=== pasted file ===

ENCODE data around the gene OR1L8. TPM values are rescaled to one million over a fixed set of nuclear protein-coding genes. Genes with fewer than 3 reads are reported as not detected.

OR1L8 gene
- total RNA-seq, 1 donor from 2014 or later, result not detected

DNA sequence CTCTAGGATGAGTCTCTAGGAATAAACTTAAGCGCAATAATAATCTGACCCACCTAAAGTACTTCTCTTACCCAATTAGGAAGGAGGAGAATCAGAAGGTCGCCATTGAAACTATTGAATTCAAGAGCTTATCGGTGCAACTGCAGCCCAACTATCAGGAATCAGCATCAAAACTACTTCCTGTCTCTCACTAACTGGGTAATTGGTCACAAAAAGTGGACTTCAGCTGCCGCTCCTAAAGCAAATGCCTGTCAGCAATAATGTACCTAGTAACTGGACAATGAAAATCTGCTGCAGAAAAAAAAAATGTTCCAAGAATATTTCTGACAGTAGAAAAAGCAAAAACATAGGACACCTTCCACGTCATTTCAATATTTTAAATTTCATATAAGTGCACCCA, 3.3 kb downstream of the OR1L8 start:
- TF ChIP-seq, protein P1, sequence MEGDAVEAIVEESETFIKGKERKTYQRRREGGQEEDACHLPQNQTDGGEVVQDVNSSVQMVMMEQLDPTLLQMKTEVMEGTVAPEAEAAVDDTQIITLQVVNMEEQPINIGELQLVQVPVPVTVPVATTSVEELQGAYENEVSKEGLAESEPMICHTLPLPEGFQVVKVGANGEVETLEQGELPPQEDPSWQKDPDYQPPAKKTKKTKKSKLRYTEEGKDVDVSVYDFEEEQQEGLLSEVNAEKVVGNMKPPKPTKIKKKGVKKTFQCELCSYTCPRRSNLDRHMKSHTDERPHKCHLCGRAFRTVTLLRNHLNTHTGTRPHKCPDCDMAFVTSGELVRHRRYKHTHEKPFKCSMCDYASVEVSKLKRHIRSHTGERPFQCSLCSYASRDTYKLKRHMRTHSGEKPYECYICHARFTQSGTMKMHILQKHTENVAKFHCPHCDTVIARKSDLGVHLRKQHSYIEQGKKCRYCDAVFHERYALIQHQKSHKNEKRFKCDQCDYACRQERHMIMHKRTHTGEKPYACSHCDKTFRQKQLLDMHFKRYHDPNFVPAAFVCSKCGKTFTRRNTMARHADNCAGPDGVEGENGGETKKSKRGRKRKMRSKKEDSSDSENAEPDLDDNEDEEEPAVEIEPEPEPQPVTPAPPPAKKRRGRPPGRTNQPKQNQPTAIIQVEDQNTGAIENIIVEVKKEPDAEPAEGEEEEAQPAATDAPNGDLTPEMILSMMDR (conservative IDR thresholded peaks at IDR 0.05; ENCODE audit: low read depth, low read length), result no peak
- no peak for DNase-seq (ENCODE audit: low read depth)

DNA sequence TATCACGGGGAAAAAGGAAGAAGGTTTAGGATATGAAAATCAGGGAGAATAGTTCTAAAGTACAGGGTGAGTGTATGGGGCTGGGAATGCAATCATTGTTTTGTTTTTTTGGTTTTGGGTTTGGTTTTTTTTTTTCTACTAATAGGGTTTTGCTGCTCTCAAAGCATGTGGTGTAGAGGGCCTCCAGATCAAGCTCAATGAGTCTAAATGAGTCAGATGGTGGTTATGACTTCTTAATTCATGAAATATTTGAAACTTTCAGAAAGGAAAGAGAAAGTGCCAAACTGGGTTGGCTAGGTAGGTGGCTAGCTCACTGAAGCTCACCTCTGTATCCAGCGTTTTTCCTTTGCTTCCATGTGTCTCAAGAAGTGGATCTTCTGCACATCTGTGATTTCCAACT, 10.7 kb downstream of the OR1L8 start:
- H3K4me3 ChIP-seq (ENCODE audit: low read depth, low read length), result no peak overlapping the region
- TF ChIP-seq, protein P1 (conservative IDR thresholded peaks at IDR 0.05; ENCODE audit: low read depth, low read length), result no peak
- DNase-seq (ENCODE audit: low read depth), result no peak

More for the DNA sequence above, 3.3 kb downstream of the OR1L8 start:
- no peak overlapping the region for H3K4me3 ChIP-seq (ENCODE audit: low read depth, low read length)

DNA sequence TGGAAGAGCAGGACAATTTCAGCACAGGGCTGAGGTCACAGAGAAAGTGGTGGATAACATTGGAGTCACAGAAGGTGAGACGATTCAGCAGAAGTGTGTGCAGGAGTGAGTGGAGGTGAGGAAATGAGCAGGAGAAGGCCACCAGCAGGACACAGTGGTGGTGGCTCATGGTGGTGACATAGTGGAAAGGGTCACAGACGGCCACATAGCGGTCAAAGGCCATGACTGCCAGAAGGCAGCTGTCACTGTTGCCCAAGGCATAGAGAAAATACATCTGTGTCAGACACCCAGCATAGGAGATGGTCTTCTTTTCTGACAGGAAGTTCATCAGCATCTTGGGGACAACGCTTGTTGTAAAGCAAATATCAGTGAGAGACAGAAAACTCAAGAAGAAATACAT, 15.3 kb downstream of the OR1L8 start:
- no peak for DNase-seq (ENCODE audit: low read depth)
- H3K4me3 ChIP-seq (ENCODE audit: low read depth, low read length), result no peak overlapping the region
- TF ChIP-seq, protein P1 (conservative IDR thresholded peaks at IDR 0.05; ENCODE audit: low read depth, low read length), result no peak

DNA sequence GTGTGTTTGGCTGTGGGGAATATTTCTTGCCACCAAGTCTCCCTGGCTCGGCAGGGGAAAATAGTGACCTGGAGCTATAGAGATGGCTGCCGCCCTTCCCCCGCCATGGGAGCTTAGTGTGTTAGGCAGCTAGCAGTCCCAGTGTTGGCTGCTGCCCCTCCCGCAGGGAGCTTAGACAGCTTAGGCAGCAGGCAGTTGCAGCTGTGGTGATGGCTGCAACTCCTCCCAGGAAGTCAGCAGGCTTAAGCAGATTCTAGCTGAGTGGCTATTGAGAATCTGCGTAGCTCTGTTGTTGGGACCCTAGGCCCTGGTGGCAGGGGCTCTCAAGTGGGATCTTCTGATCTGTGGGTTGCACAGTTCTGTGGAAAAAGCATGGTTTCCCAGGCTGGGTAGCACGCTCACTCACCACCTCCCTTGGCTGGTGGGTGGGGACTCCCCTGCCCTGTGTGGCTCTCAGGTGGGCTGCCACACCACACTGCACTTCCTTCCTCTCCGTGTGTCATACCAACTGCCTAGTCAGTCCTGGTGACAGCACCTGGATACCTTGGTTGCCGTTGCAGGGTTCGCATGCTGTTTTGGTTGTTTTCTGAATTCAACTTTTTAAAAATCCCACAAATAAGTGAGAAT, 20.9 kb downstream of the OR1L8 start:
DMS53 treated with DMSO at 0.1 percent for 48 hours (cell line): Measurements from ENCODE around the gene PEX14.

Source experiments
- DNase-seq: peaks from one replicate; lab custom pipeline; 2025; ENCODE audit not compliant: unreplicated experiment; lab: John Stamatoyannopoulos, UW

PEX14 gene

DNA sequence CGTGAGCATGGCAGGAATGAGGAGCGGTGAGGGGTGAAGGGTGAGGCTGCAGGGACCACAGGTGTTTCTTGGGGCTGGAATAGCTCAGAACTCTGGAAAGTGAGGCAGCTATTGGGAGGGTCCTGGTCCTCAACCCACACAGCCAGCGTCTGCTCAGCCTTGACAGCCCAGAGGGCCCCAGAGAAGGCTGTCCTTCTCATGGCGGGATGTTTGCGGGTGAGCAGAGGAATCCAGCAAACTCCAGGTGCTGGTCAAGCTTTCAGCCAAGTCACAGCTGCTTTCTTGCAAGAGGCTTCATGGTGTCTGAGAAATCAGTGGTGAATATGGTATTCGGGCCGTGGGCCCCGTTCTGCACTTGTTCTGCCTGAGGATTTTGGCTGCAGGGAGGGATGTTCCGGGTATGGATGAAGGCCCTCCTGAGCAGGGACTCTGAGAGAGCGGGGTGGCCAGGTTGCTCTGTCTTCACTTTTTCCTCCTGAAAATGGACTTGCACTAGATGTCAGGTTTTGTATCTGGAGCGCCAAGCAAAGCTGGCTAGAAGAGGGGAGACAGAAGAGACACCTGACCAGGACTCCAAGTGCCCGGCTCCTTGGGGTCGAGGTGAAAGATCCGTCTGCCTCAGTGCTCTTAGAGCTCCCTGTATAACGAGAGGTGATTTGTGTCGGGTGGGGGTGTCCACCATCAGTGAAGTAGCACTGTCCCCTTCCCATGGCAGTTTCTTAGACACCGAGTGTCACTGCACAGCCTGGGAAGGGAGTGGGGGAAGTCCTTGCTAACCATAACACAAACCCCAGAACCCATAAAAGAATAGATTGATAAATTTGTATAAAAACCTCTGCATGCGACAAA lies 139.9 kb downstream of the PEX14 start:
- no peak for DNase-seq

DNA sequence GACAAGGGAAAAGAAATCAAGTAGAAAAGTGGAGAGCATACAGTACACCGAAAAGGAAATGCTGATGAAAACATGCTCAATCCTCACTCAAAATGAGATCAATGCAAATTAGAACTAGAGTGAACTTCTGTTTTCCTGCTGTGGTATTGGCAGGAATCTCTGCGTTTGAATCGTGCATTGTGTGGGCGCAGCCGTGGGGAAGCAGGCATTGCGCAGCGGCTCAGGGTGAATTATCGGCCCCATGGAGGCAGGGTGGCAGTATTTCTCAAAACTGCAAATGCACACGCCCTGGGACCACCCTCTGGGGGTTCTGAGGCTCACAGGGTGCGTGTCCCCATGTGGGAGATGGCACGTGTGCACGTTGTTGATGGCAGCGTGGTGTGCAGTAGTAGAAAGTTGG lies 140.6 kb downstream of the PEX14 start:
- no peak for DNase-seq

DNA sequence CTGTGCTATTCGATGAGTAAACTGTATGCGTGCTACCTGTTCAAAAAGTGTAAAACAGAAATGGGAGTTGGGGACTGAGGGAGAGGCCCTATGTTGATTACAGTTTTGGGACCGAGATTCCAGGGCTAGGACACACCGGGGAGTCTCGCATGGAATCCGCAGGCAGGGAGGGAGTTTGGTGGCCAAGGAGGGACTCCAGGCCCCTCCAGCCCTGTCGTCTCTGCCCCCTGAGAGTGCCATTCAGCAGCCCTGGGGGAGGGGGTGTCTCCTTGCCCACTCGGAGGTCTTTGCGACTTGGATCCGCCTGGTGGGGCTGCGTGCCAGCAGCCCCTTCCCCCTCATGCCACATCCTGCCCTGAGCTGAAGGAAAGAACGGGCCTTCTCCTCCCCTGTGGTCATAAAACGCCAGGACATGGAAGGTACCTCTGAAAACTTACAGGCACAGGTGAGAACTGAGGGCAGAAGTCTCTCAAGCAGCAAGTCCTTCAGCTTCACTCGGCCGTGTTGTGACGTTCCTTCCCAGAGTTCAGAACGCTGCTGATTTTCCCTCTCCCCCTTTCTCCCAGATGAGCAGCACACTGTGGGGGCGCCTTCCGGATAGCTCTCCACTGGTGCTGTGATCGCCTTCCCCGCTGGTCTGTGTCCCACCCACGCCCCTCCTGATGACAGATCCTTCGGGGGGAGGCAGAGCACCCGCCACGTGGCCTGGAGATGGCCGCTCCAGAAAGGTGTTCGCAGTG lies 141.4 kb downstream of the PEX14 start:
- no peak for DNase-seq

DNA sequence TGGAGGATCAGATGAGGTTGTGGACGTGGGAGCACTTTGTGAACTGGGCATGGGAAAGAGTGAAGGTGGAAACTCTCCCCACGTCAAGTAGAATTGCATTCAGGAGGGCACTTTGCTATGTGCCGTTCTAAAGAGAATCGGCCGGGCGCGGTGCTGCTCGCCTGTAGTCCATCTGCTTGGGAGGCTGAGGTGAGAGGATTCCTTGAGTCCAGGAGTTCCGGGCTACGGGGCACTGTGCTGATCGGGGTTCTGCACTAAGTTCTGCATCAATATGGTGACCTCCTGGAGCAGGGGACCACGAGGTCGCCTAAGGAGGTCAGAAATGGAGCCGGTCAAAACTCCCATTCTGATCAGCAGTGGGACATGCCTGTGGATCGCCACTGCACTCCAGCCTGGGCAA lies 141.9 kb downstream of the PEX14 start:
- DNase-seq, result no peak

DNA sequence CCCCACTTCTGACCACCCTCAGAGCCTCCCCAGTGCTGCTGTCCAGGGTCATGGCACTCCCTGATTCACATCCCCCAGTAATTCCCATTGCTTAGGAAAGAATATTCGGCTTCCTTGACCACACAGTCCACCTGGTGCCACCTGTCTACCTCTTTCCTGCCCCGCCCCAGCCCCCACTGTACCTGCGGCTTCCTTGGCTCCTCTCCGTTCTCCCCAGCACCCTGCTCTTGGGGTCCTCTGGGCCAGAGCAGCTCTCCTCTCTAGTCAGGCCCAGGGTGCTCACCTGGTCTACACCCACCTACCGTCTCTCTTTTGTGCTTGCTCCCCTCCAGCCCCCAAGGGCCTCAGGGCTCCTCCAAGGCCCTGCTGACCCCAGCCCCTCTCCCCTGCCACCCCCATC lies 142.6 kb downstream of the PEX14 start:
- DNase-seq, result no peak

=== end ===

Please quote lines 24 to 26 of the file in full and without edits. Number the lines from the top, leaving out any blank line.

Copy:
DNA sequence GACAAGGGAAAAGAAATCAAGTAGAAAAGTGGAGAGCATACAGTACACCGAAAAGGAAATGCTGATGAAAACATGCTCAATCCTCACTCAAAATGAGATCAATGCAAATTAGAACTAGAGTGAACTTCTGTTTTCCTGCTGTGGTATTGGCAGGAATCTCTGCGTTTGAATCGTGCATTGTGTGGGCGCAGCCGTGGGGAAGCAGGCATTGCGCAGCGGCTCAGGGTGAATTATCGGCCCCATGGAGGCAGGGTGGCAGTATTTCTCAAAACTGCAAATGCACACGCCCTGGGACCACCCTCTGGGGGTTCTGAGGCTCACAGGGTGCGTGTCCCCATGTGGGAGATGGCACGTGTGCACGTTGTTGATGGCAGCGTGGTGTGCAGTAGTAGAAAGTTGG lies 140.6 kb downstream of the PEX14 start:
- no peak for DNase-seq

DNA sequence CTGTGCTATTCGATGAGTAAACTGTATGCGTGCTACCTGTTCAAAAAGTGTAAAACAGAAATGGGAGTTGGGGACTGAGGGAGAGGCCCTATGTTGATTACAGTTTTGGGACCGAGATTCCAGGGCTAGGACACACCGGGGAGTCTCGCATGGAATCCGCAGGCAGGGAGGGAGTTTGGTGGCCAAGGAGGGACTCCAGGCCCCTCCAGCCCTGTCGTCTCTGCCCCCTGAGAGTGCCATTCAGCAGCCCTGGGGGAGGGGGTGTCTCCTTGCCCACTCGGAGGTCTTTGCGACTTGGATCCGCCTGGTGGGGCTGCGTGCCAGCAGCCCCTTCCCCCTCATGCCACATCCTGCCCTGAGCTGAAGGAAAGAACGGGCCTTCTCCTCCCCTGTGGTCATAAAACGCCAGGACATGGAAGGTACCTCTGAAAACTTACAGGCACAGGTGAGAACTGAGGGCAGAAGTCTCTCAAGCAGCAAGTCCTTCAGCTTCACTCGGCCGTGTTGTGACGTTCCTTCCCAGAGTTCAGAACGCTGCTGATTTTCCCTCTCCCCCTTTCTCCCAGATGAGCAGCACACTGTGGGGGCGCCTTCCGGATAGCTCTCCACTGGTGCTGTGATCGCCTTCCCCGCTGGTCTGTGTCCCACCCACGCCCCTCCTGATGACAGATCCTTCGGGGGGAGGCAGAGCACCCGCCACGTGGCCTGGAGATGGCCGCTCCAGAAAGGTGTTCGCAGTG lies 141.4 kb downstream of the PEX14 start: